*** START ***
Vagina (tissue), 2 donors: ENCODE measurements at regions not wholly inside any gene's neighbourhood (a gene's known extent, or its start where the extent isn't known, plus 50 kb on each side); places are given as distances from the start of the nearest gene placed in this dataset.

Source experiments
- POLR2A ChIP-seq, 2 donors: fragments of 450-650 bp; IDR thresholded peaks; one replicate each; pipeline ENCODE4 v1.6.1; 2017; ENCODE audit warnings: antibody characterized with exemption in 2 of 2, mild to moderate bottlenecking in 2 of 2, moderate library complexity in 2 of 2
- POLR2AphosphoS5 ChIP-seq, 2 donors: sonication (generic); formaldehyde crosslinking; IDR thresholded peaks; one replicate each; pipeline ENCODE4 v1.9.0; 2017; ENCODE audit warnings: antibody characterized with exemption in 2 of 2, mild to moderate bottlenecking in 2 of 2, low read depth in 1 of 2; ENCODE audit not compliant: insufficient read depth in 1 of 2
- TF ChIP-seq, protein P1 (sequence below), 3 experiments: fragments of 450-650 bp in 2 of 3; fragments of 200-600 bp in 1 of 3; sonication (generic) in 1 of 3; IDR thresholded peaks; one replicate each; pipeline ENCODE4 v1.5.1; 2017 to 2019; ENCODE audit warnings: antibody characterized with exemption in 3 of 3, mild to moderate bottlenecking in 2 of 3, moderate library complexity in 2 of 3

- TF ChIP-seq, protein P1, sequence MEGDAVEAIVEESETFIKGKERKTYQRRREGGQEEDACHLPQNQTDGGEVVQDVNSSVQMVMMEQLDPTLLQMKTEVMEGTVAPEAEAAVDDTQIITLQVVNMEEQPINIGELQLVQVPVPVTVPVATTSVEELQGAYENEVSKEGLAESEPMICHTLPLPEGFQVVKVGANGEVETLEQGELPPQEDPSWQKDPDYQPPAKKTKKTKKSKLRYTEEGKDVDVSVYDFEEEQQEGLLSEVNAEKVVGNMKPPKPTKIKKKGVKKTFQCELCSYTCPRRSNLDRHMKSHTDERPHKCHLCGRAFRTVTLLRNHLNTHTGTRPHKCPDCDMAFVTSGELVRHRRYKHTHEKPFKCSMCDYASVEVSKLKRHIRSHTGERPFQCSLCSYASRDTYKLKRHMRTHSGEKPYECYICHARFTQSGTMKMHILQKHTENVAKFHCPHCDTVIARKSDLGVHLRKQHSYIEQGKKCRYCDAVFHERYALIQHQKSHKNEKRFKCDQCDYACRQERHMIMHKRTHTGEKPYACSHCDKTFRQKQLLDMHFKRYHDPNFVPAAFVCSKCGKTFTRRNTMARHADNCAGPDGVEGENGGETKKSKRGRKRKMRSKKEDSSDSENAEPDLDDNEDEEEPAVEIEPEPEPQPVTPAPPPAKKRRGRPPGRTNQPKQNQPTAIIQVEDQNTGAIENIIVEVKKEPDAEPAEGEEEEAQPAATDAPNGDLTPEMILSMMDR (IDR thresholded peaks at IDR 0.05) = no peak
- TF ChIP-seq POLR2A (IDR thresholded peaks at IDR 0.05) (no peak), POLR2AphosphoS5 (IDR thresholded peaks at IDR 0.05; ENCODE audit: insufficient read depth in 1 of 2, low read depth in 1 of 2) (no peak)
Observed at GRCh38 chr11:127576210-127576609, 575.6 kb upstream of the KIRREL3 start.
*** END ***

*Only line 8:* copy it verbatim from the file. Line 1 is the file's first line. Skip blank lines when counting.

Observed at GRCh38 chr11:127576210-127576609, 575.6 kb upstream of the KIRREL3 start.